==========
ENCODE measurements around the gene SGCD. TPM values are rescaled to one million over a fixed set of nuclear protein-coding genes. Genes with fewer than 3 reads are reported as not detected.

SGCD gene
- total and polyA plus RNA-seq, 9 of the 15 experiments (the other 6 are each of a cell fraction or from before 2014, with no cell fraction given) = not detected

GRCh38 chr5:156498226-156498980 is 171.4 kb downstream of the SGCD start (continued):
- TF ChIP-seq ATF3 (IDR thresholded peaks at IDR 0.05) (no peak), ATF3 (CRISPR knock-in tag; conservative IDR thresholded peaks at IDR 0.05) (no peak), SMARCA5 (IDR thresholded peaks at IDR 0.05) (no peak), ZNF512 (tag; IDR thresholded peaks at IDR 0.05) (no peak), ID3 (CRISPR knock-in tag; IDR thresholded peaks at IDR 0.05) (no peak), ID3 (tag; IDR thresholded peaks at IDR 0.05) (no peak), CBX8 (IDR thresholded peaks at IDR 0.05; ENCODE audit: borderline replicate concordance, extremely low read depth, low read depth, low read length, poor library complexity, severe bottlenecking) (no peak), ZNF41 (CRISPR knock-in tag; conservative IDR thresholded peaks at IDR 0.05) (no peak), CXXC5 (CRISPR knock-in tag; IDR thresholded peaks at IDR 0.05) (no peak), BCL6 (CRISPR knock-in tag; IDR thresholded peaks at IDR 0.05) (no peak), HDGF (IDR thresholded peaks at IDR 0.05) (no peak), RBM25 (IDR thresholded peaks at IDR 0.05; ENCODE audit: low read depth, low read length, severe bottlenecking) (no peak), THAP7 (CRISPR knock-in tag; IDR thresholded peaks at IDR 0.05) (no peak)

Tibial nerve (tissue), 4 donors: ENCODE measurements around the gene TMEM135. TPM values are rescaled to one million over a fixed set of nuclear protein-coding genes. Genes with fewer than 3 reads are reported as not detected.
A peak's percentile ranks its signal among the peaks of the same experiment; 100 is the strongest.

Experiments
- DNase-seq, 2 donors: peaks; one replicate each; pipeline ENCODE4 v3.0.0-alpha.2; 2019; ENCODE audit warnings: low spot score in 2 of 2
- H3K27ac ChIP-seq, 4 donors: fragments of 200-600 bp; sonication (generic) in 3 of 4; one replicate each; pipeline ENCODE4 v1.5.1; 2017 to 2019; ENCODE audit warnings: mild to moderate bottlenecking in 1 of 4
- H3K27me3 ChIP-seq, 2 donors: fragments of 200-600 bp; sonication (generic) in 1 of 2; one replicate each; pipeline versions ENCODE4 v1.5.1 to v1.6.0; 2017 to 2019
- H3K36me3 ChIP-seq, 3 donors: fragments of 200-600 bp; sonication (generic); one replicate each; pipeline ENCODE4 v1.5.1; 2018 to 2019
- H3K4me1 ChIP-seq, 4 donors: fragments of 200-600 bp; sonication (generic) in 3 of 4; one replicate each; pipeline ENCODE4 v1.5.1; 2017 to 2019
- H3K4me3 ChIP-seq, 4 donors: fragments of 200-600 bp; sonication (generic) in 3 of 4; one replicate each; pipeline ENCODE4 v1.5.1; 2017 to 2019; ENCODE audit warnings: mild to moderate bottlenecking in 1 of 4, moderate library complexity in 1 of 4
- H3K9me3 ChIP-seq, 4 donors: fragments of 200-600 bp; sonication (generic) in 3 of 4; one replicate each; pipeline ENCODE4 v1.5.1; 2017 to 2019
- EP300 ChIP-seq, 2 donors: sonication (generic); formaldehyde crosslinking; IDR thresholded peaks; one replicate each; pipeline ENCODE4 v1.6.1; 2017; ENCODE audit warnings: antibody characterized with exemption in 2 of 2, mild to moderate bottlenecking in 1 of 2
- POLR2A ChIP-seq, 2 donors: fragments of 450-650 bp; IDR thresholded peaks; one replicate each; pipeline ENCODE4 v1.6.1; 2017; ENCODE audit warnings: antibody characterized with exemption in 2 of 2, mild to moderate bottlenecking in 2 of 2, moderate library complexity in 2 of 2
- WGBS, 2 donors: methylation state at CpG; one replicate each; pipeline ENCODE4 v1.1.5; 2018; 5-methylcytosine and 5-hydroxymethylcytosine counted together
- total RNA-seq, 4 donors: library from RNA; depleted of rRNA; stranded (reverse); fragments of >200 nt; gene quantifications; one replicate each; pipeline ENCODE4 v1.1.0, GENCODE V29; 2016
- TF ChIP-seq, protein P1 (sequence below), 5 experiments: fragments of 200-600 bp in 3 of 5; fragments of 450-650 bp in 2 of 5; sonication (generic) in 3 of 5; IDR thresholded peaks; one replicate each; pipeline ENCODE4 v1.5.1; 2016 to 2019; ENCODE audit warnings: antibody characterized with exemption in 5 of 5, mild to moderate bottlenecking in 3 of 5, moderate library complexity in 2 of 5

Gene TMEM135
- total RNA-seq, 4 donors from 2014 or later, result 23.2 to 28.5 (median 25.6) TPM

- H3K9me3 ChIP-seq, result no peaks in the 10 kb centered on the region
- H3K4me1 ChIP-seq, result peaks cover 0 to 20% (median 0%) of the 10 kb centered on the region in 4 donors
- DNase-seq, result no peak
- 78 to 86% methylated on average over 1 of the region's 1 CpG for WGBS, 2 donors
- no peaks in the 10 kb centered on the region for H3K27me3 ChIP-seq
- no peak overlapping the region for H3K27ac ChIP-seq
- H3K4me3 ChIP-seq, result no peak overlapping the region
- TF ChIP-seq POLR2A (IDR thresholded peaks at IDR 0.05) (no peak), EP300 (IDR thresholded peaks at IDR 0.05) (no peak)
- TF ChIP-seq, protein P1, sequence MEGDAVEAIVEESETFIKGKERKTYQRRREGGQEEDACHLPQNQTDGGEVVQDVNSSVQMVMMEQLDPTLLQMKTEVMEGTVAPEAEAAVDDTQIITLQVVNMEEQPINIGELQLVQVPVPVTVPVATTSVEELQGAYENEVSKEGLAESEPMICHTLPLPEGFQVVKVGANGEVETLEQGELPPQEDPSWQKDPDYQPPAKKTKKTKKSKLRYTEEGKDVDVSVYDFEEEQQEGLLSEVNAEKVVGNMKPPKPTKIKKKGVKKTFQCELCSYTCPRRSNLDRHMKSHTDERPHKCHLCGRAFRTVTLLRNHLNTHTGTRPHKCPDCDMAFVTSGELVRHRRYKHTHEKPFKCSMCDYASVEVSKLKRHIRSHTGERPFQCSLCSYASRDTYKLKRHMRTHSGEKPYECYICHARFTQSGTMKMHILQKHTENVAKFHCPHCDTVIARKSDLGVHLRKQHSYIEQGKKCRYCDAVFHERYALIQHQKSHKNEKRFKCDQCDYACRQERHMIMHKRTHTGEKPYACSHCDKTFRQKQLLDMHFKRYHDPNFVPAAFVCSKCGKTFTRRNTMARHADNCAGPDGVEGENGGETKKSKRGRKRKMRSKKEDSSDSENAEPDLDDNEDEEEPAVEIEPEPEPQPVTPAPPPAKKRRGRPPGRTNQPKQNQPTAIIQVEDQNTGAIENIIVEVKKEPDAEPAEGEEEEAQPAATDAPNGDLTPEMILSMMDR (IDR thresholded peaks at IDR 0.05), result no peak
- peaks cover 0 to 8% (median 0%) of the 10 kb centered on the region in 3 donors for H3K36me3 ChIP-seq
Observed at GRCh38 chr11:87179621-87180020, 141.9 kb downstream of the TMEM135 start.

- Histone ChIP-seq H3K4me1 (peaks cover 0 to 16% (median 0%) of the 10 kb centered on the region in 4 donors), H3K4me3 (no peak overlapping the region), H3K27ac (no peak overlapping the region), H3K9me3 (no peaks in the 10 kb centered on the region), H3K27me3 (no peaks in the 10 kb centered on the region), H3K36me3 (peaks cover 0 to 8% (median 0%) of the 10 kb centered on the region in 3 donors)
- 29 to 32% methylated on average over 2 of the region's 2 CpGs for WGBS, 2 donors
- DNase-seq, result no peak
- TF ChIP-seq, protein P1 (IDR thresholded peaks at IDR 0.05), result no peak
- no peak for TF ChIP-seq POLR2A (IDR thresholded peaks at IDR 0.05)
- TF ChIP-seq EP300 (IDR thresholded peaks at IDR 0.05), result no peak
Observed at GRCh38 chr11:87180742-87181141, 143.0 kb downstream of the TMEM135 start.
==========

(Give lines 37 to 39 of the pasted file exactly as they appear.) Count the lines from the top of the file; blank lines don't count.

- TF ChIP-seq, protein P1 (IDR thresholded peaks at IDR 0.05), result no peak
- no peak for TF ChIP-seq POLR2A (IDR thresholded peaks at IDR 0.05)
- TF ChIP-seq EP300 (IDR thresholded peaks at IDR 0.05), result no peak